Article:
“The OCVFC is a remarkably progressive organization,” the letter reads.  “We proposed the idea of developing a strategic master plan.  We established mutual aid agreements with fire departments to assist on structure fires on the north end of town.  We undertook the duty crew initiative.  We suggested a full time career engine company.  We suggested the target hazard pre-plans.  We suggested the idea of a fire commission.  We suggested a paid fire chief to oversee all fire/rescue/emergency medical services.” 

For all of those reasons, the letter suggests the OCVFC should be at the lead in the effort to create a combined paid and volunteer fire service in Ocean City, or at the very least, be a participant in the process.

“We suggested the creation of a true combination fire department,” the letter reads.  “We did this because there is no individual or group more competent, able, willing, and strategically poised to do so than the OCVFC.  Open-minded management would have the OCVFC as a participant in all fire service matters, and not simply a convenient resource.”

One of the sticking points in the battle between the OCVFC and the city manager has been the inclusion in the city budget, at least briefly, of the purchase of a new fire truck for a career component. Dare said last week the request came from Theobald but it was later removed when deemed it more appropriately be included in the OCVFC budget. Nonetheless, the OCFVC took the inclusion of a fire truck on the general budget as a further sign changes were afoot for the resort’s fire service.

“No matter how desperately Mr. Dare attempts to excuse the fact that Director Theobald’s request for a new fire engine was only a ‘talking point,’ the very fact that this proposed purchase was intentionally formulated in secrecy, and without the knowledge of the OCVFC, remains an obvious and deliberate affront,” the letter reads.

Dare said last week he had lost some respect for some of the OCVFC members individually during the current backlash of events, but had not lost respect for them for what they do as firefighters. His comments were directed largely at the OCVFC’s alleged leak of the “talking points” document to another media outlet in May. However, the OCVFC this week said it had no intention throwing the city manager under the bus.

“Let us make one thing abundantly clear.  The OCVFC did nothing to Mr. Dare except solicit his support, and speak the truth at every single turn,” the letter reads. “We acknowledged our strong points and initiated aggressive measures to correct our weaknesses. We have promised to move forward quickly on a variety of issues and, as acknowledged by both Mr. Dare and Director Theobald, have done just that.”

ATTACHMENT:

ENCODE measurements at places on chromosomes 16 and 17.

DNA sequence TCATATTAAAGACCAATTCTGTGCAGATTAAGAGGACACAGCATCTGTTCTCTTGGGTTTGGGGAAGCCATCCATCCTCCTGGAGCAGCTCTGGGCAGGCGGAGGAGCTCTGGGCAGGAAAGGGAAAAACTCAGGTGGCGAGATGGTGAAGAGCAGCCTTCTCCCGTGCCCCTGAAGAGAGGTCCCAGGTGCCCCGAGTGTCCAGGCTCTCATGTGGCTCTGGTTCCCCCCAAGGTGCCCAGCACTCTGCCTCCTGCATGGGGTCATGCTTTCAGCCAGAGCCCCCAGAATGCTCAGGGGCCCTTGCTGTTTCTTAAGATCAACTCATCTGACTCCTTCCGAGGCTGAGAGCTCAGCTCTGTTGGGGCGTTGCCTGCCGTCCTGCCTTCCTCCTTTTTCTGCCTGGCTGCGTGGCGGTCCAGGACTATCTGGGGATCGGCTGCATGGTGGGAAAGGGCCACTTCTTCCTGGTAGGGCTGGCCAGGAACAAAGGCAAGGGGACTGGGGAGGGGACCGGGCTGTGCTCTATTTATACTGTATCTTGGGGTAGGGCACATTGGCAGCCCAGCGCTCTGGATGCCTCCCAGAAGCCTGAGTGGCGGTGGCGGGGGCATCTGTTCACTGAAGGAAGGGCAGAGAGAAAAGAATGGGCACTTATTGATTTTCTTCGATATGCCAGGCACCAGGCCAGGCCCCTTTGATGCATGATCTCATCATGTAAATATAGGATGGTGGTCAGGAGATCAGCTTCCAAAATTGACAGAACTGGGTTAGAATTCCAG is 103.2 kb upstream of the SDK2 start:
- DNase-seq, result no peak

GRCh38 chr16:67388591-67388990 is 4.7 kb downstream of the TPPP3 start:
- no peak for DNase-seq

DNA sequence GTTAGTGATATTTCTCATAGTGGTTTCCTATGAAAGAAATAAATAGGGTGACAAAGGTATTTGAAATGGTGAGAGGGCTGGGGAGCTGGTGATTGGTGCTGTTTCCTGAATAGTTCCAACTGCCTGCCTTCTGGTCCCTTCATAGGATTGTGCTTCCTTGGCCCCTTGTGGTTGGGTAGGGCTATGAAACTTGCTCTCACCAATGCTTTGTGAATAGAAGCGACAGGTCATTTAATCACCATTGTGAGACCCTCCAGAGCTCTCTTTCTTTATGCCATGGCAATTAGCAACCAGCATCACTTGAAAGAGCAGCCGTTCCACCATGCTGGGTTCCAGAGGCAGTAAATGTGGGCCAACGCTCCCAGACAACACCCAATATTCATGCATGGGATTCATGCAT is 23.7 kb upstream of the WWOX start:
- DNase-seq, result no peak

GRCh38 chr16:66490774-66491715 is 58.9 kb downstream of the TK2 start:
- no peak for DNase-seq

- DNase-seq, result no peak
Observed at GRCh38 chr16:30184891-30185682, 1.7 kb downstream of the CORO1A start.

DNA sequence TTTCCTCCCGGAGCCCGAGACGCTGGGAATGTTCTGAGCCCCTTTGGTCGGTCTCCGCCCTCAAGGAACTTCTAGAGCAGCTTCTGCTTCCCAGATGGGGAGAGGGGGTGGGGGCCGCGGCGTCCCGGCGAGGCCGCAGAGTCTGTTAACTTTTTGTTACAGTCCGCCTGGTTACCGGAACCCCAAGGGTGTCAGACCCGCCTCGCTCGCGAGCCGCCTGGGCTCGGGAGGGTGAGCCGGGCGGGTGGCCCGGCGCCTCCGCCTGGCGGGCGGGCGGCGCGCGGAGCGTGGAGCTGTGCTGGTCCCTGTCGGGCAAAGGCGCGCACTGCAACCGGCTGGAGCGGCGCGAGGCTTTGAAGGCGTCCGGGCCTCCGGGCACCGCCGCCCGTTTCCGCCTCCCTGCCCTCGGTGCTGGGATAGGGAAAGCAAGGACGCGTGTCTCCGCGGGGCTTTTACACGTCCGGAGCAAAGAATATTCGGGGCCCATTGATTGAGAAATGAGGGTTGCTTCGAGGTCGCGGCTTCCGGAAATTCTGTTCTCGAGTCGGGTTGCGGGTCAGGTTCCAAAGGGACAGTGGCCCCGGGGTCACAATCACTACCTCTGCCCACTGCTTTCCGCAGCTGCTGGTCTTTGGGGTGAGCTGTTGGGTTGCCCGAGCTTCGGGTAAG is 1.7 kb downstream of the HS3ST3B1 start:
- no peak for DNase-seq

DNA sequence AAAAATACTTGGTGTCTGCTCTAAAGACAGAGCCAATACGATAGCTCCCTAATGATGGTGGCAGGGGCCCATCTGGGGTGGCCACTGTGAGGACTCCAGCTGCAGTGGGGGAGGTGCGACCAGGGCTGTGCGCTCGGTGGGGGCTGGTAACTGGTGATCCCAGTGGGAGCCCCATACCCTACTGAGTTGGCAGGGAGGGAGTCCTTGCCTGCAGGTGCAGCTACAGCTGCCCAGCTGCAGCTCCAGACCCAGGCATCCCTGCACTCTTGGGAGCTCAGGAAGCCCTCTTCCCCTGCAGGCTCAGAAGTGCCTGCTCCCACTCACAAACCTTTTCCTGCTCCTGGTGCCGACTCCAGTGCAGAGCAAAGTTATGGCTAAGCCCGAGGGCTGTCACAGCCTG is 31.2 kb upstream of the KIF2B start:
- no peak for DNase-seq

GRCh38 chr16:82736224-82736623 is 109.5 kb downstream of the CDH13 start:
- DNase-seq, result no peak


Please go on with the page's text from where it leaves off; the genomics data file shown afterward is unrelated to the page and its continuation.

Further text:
The OCVFC leadership suggests in the letter it is the city manager and not the volunteer fire company that has been acting in a clandestine manner during the last several months.

“The OCVFC operates in the sunshine. We have nothing to hide,” the letter reads. “Although the need for open communication is constantly emphasized by the Mayor and City Council, the OCVFC is granted no such reciprocity by City Manager Dare.”

The OCVFC letter states Dare mentions the now-renewed Memorandum of Understanding [MOU] in the context of transitioning into a combination department, but the volunteer company’s leadership rejects the notion.

“This is incorrect,” the letter reads.  “The MOU is a mechanism whereby a non-departmental supervisor, the OCVFC Fire Chief, gains entry into a city department [Fire/EMS] in order to ensure a continued high level of firefighting expertise.  The MOU does not grant fire ground responsibility to any organization other than the OCVFC.”

Dare said last week time was of the essence for the transition to a combined paid and volunteer fire service under one umbrella and said “we need to work together in the next six months to get it done.” The OCVFC leaders have shown a willingness to work together with a paid company and the resort’s elected officials, but questioned what exactly they were supposed to “get done” in six months.

“We ask, ‘To get what done?’  What does he mean by this implied threat?” the letter reads.  “Why doesn’t the OCVFC know what Mr. Dare intends to do in six months?  Why, after all that has already transpired, does Mr. Dare continue to operate in strict secrecy?  If City Manager Dare and Director Theobald know what is in store for the OCVFC ‘in six months,’ why don’t they say so publicly? The question now being asked with increasing frequency is, ‘Does Mr. Dare deliberately employ these intimidating tactics in a covert attempt to shatter the morale of the OCVFC membership?’”